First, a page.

The role of Vitamin K1 in blood clotting is well established. However, a new study shows that higher vitamin K1 intake may also reduce the risk of type 2 diabetes. People with higher K1 intake were more than 30 percent less likely to develop type 2 diabetes than those with lower intake.
Researchers tracked the health and dietary intake of nearly 55,000 adults for approximately 20 years. Then they used statistical analysis to identify links between vitamin K1 intake and the risk of type 2 diabetes.
They found that people with the highest vitamin K1 intake were 31 percent less likely to develop type 2 diabetes than those with the lowest intake, even after considering other risk factors. The association between vitamin K1 intake and reduced diabetes risk was particularly robust in men, smokers, and those who were overweight or sedentary.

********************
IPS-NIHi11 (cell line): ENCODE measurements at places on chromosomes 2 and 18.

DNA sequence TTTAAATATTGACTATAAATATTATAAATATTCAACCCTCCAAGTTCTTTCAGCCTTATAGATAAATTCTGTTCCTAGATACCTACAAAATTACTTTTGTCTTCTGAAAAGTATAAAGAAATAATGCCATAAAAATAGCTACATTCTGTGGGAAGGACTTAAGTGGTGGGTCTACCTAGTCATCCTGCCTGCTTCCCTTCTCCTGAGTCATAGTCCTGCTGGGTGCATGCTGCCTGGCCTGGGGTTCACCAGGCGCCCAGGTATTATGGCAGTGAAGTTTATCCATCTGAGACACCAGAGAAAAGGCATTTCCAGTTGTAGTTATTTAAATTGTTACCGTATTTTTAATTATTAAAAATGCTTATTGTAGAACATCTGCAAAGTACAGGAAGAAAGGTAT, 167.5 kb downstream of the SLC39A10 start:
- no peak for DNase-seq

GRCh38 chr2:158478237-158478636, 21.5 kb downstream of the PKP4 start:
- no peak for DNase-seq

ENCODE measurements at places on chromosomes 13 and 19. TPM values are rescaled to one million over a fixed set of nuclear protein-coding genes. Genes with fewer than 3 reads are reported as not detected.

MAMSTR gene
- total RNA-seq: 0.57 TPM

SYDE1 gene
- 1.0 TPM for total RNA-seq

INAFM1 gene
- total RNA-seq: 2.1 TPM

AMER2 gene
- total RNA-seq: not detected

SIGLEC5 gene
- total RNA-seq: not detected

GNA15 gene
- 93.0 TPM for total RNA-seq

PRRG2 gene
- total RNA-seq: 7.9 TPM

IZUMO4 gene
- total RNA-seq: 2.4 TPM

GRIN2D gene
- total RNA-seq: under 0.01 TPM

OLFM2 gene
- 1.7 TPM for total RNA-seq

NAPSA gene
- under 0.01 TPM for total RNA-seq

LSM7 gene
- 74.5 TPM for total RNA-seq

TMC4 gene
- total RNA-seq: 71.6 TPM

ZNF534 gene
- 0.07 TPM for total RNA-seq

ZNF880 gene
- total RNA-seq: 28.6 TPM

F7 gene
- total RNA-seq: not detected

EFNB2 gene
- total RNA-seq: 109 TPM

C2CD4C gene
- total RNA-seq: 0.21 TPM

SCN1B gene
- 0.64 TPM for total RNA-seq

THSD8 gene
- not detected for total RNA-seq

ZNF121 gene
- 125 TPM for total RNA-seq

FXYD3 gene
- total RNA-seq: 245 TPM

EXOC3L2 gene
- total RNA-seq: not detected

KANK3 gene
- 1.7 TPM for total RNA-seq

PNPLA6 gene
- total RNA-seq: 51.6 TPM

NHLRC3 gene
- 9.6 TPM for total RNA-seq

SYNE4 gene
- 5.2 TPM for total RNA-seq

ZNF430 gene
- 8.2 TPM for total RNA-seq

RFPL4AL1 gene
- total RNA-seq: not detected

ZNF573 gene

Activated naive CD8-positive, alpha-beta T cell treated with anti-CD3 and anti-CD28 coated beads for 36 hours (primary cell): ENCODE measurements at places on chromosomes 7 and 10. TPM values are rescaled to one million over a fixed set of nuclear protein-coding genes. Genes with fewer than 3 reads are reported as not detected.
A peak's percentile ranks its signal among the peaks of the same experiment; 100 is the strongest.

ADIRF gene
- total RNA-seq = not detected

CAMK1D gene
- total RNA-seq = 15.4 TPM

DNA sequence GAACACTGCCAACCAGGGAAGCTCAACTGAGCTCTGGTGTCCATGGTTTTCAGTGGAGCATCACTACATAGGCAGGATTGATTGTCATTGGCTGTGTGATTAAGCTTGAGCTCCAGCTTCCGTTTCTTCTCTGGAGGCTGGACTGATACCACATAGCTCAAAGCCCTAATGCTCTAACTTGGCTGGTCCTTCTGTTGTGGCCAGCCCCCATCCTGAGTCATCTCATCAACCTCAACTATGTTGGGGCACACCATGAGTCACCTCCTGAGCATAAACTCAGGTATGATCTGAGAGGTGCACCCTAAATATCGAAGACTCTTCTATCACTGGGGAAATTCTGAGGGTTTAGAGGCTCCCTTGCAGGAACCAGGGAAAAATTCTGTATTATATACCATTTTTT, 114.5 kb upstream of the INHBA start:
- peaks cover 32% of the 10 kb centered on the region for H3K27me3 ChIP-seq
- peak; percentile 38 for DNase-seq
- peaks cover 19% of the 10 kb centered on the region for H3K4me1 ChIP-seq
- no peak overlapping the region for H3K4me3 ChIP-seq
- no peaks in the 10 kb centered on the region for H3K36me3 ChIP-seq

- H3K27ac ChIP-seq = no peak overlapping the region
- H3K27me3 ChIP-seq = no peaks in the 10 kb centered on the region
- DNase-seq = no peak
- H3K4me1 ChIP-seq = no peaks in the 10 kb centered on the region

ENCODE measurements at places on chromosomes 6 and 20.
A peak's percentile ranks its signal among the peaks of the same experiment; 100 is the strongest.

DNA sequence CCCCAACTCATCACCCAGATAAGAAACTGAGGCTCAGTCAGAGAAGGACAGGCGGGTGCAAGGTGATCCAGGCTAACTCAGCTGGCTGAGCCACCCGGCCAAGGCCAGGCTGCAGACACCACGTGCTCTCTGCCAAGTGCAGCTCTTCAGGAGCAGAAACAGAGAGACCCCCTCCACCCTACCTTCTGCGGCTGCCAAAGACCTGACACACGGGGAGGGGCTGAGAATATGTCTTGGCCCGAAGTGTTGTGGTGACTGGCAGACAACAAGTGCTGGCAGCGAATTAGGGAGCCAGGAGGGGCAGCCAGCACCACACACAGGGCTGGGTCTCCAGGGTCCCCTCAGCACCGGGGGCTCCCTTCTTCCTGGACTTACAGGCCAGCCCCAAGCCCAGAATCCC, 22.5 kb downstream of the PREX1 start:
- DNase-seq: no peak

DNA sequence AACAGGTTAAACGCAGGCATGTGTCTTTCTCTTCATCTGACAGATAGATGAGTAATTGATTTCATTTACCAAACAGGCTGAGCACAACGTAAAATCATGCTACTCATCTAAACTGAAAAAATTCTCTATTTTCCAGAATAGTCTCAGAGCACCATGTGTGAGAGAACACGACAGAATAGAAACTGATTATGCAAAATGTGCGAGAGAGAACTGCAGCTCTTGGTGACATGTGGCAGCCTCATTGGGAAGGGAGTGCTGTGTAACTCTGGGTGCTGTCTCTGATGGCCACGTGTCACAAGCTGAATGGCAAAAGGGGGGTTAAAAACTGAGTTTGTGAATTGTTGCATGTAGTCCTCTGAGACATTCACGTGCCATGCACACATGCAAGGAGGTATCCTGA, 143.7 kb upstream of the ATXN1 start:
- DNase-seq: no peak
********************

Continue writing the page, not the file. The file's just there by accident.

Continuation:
These findings suggest that eating vitamin K1-rich foods reduces the risk of developing type 2 diabetes. They also highlight a potential synergistic effect for the two forms of vitamin K, based on recent research demonstrating vitamin K2’s effects on maintaining glycemic control in people with type 2 diabetes.
Vitamin K is a fat-soluble vitamin. Naturally occurring forms of vitamin K include phylloquinone (vitamin K1) and a family of molecules called menaquinones (vitamin K2). Vitamin K1 is synthesized by plants and is the major form found in the diet. Vitamin K2 molecules are synthesized by the gut microbiota and found in fermented foods and some animal products (especially liver).
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